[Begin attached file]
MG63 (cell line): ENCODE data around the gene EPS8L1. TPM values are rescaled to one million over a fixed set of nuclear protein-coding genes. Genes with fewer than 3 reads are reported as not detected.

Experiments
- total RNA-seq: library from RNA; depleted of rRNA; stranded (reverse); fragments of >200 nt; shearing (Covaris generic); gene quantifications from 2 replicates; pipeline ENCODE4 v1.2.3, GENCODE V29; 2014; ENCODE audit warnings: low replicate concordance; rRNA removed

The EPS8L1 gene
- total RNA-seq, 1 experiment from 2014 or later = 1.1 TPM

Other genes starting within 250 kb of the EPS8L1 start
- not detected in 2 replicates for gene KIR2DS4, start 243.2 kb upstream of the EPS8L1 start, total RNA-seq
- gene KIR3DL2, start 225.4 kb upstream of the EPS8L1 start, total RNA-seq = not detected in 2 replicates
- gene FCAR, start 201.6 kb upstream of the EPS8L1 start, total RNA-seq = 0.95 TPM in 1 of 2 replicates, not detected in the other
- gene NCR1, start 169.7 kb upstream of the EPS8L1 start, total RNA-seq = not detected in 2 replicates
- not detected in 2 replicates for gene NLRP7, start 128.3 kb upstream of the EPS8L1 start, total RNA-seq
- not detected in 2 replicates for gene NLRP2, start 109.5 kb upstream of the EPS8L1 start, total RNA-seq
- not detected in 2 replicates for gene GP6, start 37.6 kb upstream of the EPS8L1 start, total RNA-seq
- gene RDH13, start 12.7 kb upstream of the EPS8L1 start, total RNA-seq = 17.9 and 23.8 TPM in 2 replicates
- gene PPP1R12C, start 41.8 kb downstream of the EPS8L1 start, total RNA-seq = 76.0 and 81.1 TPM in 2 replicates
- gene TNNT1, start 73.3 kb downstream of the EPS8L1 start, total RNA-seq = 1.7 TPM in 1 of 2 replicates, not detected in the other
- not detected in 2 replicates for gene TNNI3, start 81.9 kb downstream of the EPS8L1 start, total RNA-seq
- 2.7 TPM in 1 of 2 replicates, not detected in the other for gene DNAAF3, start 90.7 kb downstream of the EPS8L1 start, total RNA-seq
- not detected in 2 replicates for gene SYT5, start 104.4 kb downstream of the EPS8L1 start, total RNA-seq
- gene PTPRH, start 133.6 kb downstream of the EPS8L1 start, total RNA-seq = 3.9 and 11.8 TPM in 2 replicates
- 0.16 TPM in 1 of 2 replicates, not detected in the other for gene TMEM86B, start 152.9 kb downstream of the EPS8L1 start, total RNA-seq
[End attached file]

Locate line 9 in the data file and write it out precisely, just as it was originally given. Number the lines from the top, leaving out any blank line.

- gene FCAR, start 201.6 kb upstream of the EPS8L1 start, total RNA-seq = 0.95 TPM in 1 of 2 replicates, not detected in the other